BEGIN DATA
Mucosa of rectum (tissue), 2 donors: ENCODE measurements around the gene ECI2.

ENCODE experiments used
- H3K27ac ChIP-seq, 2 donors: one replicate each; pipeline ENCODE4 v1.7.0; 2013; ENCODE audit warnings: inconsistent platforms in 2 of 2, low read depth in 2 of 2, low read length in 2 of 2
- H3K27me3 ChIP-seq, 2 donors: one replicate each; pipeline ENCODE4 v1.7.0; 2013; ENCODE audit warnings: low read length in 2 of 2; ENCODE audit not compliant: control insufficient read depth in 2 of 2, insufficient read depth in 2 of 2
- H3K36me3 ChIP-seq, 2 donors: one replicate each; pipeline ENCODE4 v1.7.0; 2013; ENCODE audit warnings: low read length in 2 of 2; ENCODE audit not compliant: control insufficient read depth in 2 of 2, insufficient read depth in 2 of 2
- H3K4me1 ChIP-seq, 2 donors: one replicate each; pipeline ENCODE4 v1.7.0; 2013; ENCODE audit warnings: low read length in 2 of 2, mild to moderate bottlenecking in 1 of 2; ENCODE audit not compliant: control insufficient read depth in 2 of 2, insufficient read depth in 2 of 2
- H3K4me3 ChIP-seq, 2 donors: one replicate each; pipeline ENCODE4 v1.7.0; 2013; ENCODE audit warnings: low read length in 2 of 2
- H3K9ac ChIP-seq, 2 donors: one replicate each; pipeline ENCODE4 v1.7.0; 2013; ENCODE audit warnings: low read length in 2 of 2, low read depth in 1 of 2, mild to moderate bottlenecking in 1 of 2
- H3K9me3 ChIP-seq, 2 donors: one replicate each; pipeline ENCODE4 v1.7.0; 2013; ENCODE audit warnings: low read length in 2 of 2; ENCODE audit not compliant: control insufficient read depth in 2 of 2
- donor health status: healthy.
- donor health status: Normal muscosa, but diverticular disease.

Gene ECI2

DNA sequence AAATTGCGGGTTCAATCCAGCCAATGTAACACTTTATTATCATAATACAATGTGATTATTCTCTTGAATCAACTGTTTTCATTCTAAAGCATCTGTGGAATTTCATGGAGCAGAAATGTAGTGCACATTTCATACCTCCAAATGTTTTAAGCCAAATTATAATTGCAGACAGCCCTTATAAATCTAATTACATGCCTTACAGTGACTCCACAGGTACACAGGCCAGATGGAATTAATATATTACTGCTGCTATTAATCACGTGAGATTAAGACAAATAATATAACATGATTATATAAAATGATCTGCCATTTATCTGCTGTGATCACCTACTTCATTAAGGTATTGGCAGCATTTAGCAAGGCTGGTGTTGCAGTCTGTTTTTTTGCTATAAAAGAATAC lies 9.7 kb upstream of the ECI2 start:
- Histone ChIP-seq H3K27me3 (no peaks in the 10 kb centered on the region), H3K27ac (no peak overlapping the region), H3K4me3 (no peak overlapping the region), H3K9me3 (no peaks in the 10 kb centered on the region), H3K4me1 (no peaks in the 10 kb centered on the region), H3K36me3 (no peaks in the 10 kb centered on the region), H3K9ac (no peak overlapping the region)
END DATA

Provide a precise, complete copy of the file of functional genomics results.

Mucosa of rectum (tissue), 2 donors: ENCODE measurements around the gene ECI2.

ENCODE experiments used
- H3K27ac ChIP-seq, 2 donors: one replicate each; pipeline ENCODE4 v1.7.0; 2013; ENCODE audit warnings: inconsistent platforms in 2 of 2, low read depth in 2 of 2, low read length in 2 of 2
- H3K27me3 ChIP-seq, 2 donors: one replicate each; pipeline ENCODE4 v1.7.0; 2013; ENCODE audit warnings: low read length in 2 of 2; ENCODE audit not compliant: control insufficient read depth in 2 of 2, insufficient read depth in 2 of 2
- H3K36me3 ChIP-seq, 2 donors: one replicate each; pipeline ENCODE4 v1.7.0; 2013; ENCODE audit warnings: low read length in 2 of 2; ENCODE audit not compliant: control insufficient read depth in 2 of 2, insufficient read depth in 2 of 2
- H3K4me1 ChIP-seq, 2 donors: one replicate each; pipeline ENCODE4 v1.7.0; 2013; ENCODE audit warnings: low read length in 2 of 2, mild to moderate bottlenecking in 1 of 2; ENCODE audit not compliant: control insufficient read depth in 2 of 2, insufficient read depth in 2 of 2
- H3K4me3 ChIP-seq, 2 donors: one replicate each; pipeline ENCODE4 v1.7.0; 2013; ENCODE audit warnings: low read length in 2 of 2
- H3K9ac ChIP-seq, 2 donors: one replicate each; pipeline ENCODE4 v1.7.0; 2013; ENCODE audit warnings: low read length in 2 of 2, low read depth in 1 of 2, mild to moderate bottlenecking in 1 of 2
- H3K9me3 ChIP-seq, 2 donors: one replicate each; pipeline ENCODE4 v1.7.0; 2013; ENCODE audit warnings: low read length in 2 of 2; ENCODE audit not compliant: control insufficient read depth in 2 of 2
- donor health status: healthy.
- donor health status: Normal muscosa, but diverticular disease.

Gene ECI2

DNA sequence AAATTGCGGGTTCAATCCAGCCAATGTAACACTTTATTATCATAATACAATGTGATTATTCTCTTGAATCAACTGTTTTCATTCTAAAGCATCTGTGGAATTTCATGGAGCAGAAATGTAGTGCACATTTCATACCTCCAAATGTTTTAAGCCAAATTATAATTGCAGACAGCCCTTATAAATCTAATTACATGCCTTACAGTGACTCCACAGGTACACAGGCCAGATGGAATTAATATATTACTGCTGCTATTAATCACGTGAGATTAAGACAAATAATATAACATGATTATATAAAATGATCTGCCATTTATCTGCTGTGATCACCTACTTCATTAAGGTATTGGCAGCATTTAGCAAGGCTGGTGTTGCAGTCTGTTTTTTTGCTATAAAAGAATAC lies 9.7 kb upstream of the ECI2 start:
- Histone ChIP-seq H3K27me3 (no peaks in the 10 kb centered on the region), H3K27ac (no peak overlapping the region), H3K4me3 (no peak overlapping the region), H3K9me3 (no peaks in the 10 kb centered on the region), H3K4me1 (no peaks in the 10 kb centered on the region), H3K36me3 (no peaks in the 10 kb centered on the region), H3K9ac (no peak overlapping the region)